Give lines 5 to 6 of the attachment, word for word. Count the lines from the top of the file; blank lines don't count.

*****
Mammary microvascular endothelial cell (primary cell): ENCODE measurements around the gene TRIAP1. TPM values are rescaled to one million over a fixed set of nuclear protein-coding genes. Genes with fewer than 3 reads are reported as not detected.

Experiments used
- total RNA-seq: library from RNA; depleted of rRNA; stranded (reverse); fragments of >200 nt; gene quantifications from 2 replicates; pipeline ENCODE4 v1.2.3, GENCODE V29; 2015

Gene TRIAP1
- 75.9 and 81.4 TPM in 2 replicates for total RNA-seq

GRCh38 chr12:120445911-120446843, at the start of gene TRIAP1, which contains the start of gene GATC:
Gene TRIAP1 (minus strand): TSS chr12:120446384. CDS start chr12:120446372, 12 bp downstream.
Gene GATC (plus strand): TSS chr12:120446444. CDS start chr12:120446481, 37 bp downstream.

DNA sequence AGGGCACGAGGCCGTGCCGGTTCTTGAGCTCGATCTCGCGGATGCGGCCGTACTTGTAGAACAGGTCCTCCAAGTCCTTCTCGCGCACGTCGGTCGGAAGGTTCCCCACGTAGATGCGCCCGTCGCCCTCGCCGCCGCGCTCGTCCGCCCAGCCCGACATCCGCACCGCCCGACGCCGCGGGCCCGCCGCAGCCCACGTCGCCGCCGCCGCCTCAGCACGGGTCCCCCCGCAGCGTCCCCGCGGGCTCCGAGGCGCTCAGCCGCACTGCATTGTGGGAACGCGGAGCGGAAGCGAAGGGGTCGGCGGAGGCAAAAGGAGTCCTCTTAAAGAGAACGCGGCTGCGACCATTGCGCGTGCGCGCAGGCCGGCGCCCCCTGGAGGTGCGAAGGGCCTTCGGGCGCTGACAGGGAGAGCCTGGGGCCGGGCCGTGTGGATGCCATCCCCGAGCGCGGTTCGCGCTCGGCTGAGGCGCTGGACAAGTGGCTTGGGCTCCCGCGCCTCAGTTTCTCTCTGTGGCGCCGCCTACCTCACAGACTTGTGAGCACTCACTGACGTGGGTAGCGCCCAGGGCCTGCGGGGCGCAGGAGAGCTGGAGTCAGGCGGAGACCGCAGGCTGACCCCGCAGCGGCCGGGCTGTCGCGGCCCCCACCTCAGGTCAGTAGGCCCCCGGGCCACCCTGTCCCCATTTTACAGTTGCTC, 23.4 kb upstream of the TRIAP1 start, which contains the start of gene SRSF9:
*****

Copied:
- 75.9 and 81.4 TPM in 2 replicates for total RNA-seq

GRCh38 chr12:120445911-120446843, at the start of gene TRIAP1, which contains the start of gene GATC: